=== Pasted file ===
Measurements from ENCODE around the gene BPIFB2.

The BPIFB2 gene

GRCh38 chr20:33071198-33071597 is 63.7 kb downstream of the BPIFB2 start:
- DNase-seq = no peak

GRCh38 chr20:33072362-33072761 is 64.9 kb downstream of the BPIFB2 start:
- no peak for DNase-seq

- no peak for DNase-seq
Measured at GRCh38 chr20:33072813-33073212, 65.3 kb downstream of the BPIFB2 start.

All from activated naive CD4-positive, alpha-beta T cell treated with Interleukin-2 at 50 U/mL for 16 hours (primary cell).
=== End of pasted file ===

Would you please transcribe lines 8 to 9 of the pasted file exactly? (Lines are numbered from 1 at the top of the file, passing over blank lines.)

Measured at GRCh38 chr20:33072813-33073212, 65.3 kb downstream of the BPIFB2 start.

All from activated naive CD4-positive, alpha-beta T cell treated with Interleukin-2 at 50 U/mL for 16 hours (primary cell).